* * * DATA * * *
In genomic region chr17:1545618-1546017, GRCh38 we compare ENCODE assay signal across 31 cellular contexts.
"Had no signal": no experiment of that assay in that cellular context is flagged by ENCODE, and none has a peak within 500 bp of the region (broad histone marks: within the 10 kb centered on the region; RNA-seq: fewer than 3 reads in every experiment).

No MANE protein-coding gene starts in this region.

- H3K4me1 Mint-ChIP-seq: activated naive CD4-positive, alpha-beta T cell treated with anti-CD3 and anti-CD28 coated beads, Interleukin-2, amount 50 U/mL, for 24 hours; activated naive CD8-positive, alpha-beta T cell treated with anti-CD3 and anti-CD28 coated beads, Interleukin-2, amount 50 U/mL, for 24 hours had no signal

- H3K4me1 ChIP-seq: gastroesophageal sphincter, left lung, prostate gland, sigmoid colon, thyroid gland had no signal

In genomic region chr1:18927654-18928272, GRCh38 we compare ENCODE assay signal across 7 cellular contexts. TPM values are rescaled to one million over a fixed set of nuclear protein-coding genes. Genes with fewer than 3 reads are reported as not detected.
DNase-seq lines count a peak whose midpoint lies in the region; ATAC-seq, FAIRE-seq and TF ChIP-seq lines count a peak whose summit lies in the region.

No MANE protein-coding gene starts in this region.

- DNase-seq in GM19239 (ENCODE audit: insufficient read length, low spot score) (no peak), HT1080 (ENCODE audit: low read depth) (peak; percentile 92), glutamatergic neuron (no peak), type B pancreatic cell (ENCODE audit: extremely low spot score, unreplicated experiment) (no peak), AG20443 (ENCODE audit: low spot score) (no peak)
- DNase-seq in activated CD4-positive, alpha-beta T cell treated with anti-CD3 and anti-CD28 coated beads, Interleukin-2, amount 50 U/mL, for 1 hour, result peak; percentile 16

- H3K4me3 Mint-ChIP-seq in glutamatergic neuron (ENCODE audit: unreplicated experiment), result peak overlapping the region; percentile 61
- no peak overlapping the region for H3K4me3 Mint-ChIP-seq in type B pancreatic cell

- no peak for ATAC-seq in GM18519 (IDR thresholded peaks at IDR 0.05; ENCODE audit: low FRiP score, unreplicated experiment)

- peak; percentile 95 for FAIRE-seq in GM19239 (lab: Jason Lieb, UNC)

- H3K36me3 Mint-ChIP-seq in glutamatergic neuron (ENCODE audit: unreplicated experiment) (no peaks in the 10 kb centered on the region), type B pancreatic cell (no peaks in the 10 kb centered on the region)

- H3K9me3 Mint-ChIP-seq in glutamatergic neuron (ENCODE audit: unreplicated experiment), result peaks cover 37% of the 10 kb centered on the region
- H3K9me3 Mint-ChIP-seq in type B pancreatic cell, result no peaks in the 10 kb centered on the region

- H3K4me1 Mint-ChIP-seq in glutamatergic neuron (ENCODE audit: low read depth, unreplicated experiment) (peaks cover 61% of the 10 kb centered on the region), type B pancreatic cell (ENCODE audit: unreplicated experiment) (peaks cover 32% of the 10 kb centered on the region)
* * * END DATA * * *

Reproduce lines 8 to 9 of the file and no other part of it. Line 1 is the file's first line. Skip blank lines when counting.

No MANE protein-coding gene starts in this region.

- DNase-seq in GM19239 (ENCODE audit: insufficient read length, low spot score) (no peak), HT1080 (ENCODE audit: low read depth) (peak; percentile 92), glutamatergic neuron (no peak), type B pancreatic cell (ENCODE audit: extremely low spot score, unreplicated experiment) (no peak), AG20443 (ENCODE audit: low spot score) (no peak)